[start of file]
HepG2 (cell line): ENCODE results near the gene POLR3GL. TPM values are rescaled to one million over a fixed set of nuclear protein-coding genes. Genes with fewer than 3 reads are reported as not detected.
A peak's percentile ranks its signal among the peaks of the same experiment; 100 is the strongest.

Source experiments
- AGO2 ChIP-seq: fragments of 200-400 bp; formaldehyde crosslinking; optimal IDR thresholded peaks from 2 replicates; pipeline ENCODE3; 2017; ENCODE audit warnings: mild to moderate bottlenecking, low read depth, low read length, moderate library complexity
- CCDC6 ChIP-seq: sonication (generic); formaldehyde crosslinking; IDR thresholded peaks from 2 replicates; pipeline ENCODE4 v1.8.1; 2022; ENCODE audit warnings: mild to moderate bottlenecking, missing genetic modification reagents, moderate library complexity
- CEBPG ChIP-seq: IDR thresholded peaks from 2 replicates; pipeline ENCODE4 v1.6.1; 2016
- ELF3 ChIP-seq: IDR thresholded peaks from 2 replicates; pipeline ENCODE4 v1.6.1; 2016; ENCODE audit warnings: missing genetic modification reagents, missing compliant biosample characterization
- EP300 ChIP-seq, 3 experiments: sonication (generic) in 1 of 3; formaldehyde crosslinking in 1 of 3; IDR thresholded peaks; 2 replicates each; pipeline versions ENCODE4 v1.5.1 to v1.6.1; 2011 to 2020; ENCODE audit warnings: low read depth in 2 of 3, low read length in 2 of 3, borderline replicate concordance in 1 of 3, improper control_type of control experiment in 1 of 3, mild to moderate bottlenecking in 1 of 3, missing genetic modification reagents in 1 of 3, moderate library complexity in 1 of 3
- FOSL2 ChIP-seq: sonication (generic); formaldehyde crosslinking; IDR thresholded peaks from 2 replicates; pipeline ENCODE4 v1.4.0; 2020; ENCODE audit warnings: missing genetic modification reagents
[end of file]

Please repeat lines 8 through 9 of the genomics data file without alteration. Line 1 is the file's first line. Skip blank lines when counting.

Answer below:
- EP300 ChIP-seq, 3 experiments: sonication (generic) in 1 of 3; formaldehyde crosslinking in 1 of 3; IDR thresholded peaks; 2 replicates each; pipeline versions ENCODE4 v1.5.1 to v1.6.1; 2011 to 2020; ENCODE audit warnings: low read depth in 2 of 3, low read length in 2 of 3, borderline replicate concordance in 1 of 3, improper control_type of control experiment in 1 of 3, mild to moderate bottlenecking in 1 of 3, missing genetic modification reagents in 1 of 3, moderate library complexity in 1 of 3
- FOSL2 ChIP-seq: sonication (generic); formaldehyde crosslinking; IDR thresholded peaks from 2 replicates; pipeline ENCODE4 v1.4.0; 2020; ENCODE audit warnings: missing genetic modification reagents